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Your Musical Advent Calendar, Part 2: "Love Actually."
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By Erich Vandussen
Erich Van Dussen's film reviews have been featured in newspapers and magazines, on the radio, and online for more than 20 years. He lives in the Finger Lakes region.
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Everybody loves Christmas carols and everyone loves Christmas movies, but did you ever consider how your favorite films use your favorite music? Second in a 12-part series.
Richard Curtis’ Love Actually is having an odd 10th anniversary year, as cultural critics from all over are taking this occasion to debate the merits of the movie – when they’re not cutting to the chase and simply calling it “the worst film ever made” or “the least romantic film of all time.” I’ve made my thoughts known on this movie here, but in this post I come not to bury Love Actually, nor to praise it. Instead, there’s just one scene on my mind.
There’s plenty of music in Curtis’ film, including “Christmas is All Around,” a quasi-parody of every lame contemporary pop holiday tune that shows up periodically during the movie like a freshly poked bruise. (In fairness, the film is in on the joke of the song’s awfulness.) But there’s only one show-stopping moment of musical Christmas cheer, and it’s a doozy: the last-reel holiday concert in which 11-year-old Olivia Olson belts out a perfect pint-size arrangement of Mariah Carey’s “All I Want for Christmas is You.”
Since the song was released in 1994, it’s achieved a level of popularity and universal acclaim that’s impressive even relative to Carey’s broader career. (I’m still kind of amazed at how many sales records she’s set in 25 years.) Plenty of pop stars put out Christmas albums these days, but virtually all are forgettable affairs; amid the detritus of her peers, “All I Want for Christmas is You” has emerged as the only meaningful addition to pop culture’s holiday-music canon since the end of the Reagan era.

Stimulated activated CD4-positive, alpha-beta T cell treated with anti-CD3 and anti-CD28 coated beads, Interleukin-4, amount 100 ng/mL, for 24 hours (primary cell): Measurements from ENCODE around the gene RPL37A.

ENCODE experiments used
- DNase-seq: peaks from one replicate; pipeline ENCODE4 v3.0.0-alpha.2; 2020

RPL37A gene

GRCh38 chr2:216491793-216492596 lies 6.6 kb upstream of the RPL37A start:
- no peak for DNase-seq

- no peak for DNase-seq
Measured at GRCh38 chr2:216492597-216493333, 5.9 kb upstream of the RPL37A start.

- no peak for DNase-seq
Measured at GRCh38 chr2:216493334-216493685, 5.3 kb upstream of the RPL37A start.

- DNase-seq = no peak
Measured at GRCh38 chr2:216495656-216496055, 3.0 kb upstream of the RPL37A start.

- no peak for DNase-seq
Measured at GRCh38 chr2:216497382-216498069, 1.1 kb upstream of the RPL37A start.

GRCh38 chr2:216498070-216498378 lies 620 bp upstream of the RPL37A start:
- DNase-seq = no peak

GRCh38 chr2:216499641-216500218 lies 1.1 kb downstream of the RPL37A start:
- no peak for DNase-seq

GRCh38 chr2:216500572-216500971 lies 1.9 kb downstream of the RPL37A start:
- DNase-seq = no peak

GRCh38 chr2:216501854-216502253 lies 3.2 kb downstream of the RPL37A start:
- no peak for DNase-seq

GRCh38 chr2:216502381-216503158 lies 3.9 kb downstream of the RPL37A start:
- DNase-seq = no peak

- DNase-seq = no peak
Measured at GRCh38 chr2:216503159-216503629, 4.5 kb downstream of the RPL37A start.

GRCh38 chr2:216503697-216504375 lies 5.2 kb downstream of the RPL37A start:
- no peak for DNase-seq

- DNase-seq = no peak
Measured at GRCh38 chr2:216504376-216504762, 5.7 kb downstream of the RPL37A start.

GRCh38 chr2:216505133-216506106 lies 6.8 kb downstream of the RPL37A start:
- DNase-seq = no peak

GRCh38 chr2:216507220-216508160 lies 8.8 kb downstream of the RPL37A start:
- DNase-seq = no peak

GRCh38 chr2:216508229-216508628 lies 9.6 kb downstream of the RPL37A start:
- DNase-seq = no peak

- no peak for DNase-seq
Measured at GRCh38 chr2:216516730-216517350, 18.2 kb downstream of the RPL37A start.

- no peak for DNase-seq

When the song shows up in Love Actually, it serves as a validation of sorts – an endorsement of all the good will and aching Christmastime wistfulness that has saturated Curtis’ film up to that point. It can even be read literally as a script point: after all, there’s pretty much no one in the film’s enormous cast of characters that wants anything more for Christmas than to find true love. (Or to save it.)
Mostly, though, it’s a hoot to watch. In addition to Olson’s prematurely lush vocals, watch for her would-be love interest Sam (Thomas Brodie-Sangster) faking a drum solo behind her; in the years that followed, Olson and Brodie-Sangster went on to perform together in the Disney animated series “Phineas and Ferb.” And just within the context of Love Actually, their chaste “romance” is a small delight: the stuff that songs -- and timeless movie moments -- are made of.

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